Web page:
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Submitted by Virginia Watts on Sun, 08/28/2016 - 13:54



I'm sitting at the Farmers Market enjoying a tamale and a latte. The air is warm, but not too warm. In fact it is beginning to feel a tiny bit like fall. There are a few yellow leaves on the liquidambar (or redgum) trees. Since those are usually the first to turn, it may be some time before there is evidence elsewhere. I don't count the Halloween decorations already appearing at Michael's.

I do count the planting of the corn maze near our local vegetable stand. That has to be done in August or there won't be corn that's tall enough by the time they want to start hayrides.

Summer weather lasts here in Southern California long into October, but we still notice subtle changes in evening and morning light. And no matter how warm the weather stays, we do get some spectacular leaf colors. Yes, truly, We do. 

What I feel whenever the seasons change is a slight shift in my awareness. As we move from summer to fall there is a softening and a willingness to let go. There is an eagerness to experience the holidays, apart from the buying and selling. I look forward to family and friend gatherings.

Carving pumpkins brings us together for chili and cornbread, wine and hot cider, even if it is 90 degrees outside.

But what I notice this year is that there is an internal appreciation for change. I am not always comfortable with change, but this year I am greeting new possibilities with a more open spirit of adventure. I am letting the aspect of my internal camera's eye broaden to include things that might have been outside the picture before.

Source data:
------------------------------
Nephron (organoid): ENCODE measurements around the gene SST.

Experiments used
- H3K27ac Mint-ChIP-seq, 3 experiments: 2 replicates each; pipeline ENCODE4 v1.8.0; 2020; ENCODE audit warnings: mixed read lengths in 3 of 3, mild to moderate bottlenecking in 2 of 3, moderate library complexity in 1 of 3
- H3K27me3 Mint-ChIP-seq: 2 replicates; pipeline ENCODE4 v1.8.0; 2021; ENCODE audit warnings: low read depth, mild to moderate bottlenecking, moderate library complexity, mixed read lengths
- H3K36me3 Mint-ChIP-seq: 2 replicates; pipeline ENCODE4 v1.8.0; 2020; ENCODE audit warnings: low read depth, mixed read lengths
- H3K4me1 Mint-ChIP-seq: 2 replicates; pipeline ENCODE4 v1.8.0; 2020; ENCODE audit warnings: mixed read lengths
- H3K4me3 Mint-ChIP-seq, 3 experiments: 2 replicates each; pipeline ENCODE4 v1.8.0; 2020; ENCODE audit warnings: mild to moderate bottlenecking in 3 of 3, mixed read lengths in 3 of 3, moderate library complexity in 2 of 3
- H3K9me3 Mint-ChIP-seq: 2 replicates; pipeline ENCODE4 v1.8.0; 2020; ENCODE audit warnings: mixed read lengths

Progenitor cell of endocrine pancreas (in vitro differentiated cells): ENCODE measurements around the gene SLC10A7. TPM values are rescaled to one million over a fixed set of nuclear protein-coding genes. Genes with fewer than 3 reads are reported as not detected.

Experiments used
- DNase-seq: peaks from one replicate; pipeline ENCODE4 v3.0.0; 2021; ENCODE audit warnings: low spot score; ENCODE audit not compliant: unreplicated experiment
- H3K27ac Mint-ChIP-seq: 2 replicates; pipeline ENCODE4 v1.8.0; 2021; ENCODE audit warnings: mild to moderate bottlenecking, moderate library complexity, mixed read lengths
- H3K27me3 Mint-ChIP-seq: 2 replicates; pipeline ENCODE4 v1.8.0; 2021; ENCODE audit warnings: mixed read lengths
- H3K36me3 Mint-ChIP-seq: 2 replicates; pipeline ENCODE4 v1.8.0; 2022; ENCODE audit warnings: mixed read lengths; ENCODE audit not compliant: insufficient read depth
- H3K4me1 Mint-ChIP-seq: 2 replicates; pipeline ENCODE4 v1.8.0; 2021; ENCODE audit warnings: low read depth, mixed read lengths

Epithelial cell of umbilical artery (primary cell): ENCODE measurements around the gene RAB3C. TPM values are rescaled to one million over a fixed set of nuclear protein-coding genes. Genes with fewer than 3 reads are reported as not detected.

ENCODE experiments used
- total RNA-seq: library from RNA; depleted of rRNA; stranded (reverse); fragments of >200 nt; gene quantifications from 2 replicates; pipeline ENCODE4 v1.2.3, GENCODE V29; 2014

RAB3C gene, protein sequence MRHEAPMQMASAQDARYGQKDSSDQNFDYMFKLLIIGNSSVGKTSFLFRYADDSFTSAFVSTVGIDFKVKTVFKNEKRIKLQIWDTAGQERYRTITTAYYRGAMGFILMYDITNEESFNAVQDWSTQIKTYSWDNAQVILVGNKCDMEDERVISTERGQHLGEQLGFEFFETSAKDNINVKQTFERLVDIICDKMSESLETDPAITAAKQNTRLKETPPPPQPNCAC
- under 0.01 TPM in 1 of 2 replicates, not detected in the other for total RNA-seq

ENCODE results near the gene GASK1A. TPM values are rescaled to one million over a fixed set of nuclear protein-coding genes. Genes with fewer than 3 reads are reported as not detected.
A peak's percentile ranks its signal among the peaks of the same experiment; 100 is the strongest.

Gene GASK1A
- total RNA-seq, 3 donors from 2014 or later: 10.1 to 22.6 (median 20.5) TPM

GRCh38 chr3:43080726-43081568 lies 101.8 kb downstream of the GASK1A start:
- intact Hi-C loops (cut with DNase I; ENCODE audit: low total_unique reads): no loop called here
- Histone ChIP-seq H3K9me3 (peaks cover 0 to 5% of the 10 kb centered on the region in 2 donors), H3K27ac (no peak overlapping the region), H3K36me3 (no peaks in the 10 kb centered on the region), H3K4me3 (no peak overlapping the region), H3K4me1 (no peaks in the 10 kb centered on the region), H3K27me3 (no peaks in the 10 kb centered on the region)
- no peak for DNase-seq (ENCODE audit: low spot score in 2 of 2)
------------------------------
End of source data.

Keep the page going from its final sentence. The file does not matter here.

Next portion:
Aging is a complicated process. I have vacillated back and forth between narrowing my activities and expanding them. That exercise in and of itself has proven to be useful. I can sort out what is possible, and that includes what I most enjoy as part of the sorting. 

So if I feel like sitting and embroidering for awhile because my fingers long to create something, that is good. And if I feel like going out for a walk in the park and having lunch with a friend, that also feeds my soul and is good. 

If  I want to spend time writing or just thinking about what I might write, that's a good thing. If I want to iron all day and listen to jazz, that's a good thing. 

If I want to take on yoga instruction, which is a new and exciting thing for me right now, then that is a good thing. And if I want to spend time meditating, an old discipline that has been neglected, that is a good thing.

Too often, in retirement, I have thought of my life as diminishing rather than expanding. As I have taken on new projects, new vistas appear. New friends appear. Old relationships are revived. I find I have skills I haven't used before.

This has never been clearer to me than right now as we are moving out of one season and into the next. Even though it is the beginning of the end of the year, it feels like a perfectly wonderful new beginning to me.